Dr. Norm Ducharme featured in New York Horse Magazine

He went clear, and then he went fast and clear, and then Ian Millar gave a thumbs up to the crowd and patted the neck of the horse he thought he might never show again.

 The victory at the FEI World Cup Qualifier in Wellington was a comeback win for Millar and Dixson, and it would not have been possible without innovative surgery from a Cornell University surgeon.

 Last year, Millar – known as Captain Canada – withdrew from contention for the Rio Olympics because Dixson, his top partner, wasn’t fit to compete. It would have been Millar’s record 11th Olympics, but ongoing hematomas in Dixson’s sinuses had kept the Belgian Warmblood gelding out of the ring for the better part of a year, and Millar wouldn’t risk his teammate’s health.

Hematomas – a solid swelling of clotted blood within the tissues.—are a rare condition in horses. Dixson’s were very veinous and very painful, and when he jumped or exercised they bled and caused extreme discomfort.

Over the course of three years, the hematomas were treated first with formaldehyde injections and then with surgery. But when they returned, they appeared at first to be inoperable.

It looked like a career-ending condition.

That’s when Dr. Norm Ducharme – professor of surgery and staff surgeon at Cornell University Hospital for Animals and Cornell Ruffian Equine Specialists – stepped in. Ducharme, who specializes in equine sports medicine, devised a procedure to eliminate the underlying cause of the condition by extracting the problem tissue at the root of the hematomas.

The hematomas had already been surgically removed a couple of times, Millar recalled, “and at Cornell, ‘The Dixson Procedure’ is named after him because it was developed specifically for him. At one point it looked like it couldn’t be operated on, but (Ducharme) said ‘I think I know how to do this.’ It’s been ongoing for about three years, but hopefully they got it all this time and that’s the end of it.”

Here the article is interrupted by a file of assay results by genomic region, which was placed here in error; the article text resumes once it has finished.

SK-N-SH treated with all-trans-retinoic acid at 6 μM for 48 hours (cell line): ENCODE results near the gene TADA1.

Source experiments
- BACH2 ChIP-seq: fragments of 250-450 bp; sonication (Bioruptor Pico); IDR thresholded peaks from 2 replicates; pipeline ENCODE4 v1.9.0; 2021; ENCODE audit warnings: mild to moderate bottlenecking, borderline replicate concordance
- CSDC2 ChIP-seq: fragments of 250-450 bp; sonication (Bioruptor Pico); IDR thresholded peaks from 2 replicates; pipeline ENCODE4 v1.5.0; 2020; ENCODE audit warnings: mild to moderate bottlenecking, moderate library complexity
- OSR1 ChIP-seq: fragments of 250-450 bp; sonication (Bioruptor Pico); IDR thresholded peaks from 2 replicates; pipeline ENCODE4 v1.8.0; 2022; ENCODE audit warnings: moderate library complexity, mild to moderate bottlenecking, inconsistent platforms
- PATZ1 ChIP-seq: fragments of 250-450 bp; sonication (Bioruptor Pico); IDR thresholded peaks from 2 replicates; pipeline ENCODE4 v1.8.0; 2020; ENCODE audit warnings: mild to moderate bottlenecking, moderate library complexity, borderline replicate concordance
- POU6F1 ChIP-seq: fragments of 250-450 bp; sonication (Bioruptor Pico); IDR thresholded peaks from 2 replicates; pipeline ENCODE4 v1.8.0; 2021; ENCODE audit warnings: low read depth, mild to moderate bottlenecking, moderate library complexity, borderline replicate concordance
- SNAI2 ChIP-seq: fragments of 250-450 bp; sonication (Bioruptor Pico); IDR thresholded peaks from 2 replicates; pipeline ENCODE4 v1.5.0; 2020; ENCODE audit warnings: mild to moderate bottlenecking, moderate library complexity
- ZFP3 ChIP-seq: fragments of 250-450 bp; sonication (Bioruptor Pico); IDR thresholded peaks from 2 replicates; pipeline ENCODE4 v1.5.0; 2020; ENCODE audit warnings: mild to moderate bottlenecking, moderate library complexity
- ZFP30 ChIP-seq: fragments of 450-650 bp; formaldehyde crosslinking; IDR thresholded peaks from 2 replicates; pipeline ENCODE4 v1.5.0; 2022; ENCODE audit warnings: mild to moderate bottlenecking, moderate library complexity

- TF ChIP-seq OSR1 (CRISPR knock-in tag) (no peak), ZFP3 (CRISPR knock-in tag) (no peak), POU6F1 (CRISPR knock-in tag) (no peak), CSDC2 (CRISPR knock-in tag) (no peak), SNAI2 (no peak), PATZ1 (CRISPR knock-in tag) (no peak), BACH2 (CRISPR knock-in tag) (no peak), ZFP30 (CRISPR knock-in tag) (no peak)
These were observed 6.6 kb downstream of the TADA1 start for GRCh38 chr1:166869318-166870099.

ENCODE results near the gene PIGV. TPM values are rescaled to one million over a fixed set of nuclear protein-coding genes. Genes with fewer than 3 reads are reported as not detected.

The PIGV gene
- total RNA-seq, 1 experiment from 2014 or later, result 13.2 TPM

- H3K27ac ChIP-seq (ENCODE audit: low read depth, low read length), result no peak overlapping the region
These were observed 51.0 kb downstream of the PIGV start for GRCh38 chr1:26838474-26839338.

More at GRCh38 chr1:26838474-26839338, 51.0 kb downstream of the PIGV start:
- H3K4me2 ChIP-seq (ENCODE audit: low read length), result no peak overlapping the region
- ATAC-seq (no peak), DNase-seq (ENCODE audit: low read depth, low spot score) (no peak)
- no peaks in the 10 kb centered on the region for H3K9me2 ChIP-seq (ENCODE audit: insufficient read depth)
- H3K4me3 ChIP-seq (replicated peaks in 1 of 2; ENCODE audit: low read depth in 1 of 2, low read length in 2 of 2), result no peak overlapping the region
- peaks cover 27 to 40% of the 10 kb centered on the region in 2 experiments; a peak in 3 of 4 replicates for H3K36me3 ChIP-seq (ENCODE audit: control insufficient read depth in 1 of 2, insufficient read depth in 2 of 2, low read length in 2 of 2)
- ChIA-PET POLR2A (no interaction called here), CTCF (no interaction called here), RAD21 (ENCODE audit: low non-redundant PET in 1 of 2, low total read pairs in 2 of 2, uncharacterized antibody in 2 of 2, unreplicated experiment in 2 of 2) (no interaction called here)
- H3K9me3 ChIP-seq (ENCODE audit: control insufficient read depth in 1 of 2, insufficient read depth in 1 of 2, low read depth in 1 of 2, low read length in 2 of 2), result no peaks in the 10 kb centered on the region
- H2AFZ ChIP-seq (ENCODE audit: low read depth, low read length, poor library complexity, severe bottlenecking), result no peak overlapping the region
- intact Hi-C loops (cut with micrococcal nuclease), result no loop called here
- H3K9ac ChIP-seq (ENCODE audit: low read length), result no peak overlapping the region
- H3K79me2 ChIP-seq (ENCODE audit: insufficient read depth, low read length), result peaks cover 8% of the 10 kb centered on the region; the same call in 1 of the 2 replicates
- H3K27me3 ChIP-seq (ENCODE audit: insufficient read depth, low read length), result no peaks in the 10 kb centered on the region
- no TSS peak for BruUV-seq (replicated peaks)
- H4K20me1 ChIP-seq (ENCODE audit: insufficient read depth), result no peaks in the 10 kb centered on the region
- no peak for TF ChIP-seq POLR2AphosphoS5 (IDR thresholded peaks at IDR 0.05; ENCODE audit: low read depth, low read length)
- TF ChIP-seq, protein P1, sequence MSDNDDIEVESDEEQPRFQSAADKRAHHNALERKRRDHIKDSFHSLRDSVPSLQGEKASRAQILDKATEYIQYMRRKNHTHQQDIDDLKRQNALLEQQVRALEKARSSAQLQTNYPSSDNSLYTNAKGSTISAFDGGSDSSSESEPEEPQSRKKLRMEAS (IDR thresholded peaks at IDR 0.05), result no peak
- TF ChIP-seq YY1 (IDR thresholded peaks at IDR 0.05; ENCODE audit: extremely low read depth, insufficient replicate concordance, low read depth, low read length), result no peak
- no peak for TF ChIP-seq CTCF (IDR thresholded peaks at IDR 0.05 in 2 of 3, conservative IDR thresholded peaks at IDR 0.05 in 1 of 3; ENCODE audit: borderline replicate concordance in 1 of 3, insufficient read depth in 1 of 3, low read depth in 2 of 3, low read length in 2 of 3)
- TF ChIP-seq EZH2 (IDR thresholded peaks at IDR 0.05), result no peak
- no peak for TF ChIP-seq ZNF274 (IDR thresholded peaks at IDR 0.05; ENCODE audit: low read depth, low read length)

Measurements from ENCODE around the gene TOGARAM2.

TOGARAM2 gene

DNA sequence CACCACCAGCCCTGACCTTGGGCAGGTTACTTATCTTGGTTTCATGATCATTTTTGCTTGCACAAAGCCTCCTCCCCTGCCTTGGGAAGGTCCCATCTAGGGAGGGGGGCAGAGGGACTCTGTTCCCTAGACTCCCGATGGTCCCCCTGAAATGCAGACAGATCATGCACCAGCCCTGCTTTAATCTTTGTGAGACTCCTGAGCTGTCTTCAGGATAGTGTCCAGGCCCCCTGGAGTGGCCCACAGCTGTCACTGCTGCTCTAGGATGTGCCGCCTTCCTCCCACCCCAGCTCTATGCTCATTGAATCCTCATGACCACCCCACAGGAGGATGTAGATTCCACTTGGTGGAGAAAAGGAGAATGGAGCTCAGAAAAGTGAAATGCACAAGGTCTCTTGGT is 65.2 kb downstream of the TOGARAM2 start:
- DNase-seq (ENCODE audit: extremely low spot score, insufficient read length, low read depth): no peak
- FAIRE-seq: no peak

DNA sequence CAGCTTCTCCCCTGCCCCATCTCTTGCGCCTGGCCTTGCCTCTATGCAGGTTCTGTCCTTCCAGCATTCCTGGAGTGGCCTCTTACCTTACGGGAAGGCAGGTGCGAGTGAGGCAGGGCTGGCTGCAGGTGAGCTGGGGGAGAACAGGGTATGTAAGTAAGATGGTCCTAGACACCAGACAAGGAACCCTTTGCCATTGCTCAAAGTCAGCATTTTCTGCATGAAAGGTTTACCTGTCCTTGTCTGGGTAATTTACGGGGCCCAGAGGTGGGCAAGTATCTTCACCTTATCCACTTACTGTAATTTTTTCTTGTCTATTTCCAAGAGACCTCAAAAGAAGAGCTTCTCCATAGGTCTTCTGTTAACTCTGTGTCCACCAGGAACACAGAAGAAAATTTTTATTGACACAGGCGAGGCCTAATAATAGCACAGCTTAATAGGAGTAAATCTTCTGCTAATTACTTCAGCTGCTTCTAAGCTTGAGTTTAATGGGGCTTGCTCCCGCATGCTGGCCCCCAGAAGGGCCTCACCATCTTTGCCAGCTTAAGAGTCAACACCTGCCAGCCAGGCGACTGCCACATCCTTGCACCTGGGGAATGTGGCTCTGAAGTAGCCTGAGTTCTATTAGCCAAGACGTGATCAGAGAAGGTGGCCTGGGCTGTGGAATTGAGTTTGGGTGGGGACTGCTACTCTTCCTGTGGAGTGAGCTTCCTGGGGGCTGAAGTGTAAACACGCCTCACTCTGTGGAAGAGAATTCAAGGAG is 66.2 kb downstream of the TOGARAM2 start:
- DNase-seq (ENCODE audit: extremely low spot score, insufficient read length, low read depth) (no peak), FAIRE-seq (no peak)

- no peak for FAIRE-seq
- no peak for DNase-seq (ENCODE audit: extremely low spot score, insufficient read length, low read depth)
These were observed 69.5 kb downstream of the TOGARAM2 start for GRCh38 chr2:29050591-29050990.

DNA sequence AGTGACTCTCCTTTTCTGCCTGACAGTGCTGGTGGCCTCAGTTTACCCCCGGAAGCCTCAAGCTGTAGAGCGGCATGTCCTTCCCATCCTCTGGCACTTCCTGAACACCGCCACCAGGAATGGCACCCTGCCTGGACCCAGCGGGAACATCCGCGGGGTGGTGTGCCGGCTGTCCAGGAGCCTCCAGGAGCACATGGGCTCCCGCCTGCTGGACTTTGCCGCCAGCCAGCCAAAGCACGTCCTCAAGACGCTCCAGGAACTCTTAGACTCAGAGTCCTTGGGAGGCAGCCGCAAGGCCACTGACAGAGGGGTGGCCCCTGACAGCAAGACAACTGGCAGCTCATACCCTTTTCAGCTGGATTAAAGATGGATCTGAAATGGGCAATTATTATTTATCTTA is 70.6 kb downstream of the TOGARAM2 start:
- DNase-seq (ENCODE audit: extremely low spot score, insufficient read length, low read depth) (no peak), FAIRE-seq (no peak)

Ducharme worked out the procedure with Dr. Richard Hackett, a fellow Cornell surgeon.  Ducharme, chief medical officer at Cornell Ruffian, has dedicated much of his research to understanding the equine upper airway. “I … was driven by the horses, which seemingly are always saying, ‘You got to do better!’ And, ‘How hard can this really be?’ ” Ducharme said last year when he was inducted into the University of Kentucky Equine Research Hall of Fame.

The answer this time came in an emotional win for the veteran pair – the 70-year-old rider and the 14-year-old horse – as Millar and Dixson bested a field of 97 to capture the Palm Beach Masters World Cup Qualifier.

“It’s personal and quite emotional because at one point I thought I might never ride the horse again,” Millar said. “It’s extremely rewarding. We live for these horses.”

See the original story in the New York Horse magazine